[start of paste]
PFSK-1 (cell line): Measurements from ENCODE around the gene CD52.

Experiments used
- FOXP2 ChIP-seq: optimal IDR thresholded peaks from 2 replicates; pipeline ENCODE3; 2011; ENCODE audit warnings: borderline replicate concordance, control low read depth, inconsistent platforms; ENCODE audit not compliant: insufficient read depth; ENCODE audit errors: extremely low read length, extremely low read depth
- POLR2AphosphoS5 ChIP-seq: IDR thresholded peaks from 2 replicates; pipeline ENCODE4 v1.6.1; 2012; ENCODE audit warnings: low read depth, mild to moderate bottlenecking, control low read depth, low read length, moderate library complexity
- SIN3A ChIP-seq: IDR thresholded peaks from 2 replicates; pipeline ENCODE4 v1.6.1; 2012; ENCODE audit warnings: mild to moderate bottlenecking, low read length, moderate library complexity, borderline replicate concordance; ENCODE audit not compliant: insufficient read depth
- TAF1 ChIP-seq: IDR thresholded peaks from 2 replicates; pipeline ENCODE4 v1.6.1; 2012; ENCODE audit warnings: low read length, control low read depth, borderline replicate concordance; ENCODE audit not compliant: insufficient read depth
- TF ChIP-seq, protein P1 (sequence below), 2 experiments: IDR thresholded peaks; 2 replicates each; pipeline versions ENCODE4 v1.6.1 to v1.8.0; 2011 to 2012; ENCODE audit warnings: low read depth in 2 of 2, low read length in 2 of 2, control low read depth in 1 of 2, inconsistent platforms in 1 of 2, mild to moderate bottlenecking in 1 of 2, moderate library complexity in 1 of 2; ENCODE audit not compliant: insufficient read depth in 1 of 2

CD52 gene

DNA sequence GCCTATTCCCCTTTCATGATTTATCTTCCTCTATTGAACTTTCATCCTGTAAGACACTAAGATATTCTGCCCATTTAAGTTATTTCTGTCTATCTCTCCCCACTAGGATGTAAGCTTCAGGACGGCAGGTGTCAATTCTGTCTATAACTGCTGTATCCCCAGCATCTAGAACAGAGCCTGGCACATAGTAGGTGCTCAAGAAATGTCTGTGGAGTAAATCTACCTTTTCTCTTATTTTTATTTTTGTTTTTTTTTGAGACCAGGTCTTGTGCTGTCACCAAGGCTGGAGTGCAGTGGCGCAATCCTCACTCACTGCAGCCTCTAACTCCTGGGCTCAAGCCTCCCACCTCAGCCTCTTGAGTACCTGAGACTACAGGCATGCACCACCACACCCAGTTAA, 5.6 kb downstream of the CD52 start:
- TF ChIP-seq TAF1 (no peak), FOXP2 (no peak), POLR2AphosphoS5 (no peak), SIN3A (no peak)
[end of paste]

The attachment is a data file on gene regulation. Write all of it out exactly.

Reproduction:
PFSK-1 (cell line): Measurements from ENCODE around the gene CD52.

Experiments used
- FOXP2 ChIP-seq: optimal IDR thresholded peaks from 2 replicates; pipeline ENCODE3; 2011; ENCODE audit warnings: borderline replicate concordance, control low read depth, inconsistent platforms; ENCODE audit not compliant: insufficient read depth; ENCODE audit errors: extremely low read length, extremely low read depth
- POLR2AphosphoS5 ChIP-seq: IDR thresholded peaks from 2 replicates; pipeline ENCODE4 v1.6.1; 2012; ENCODE audit warnings: low read depth, mild to moderate bottlenecking, control low read depth, low read length, moderate library complexity
- SIN3A ChIP-seq: IDR thresholded peaks from 2 replicates; pipeline ENCODE4 v1.6.1; 2012; ENCODE audit warnings: mild to moderate bottlenecking, low read length, moderate library complexity, borderline replicate concordance; ENCODE audit not compliant: insufficient read depth
- TAF1 ChIP-seq: IDR thresholded peaks from 2 replicates; pipeline ENCODE4 v1.6.1; 2012; ENCODE audit warnings: low read length, control low read depth, borderline replicate concordance; ENCODE audit not compliant: insufficient read depth
- TF ChIP-seq, protein P1 (sequence below), 2 experiments: IDR thresholded peaks; 2 replicates each; pipeline versions ENCODE4 v1.6.1 to v1.8.0; 2011 to 2012; ENCODE audit warnings: low read depth in 2 of 2, low read length in 2 of 2, control low read depth in 1 of 2, inconsistent platforms in 1 of 2, mild to moderate bottlenecking in 1 of 2, moderate library complexity in 1 of 2; ENCODE audit not compliant: insufficient read depth in 1 of 2

CD52 gene

DNA sequence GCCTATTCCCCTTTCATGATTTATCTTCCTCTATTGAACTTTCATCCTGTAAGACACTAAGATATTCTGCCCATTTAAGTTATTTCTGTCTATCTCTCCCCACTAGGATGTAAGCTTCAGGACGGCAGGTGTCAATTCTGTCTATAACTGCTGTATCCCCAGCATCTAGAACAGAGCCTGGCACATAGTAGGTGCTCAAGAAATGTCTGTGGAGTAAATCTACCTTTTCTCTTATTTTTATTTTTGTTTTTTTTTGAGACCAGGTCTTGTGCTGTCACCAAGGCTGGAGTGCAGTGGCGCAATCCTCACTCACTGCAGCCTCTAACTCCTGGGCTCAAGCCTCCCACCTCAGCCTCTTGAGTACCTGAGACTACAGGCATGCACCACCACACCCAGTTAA, 5.6 kb downstream of the CD52 start:
- TF ChIP-seq TAF1 (no peak), FOXP2 (no peak), POLR2AphosphoS5 (no peak), SIN3A (no peak)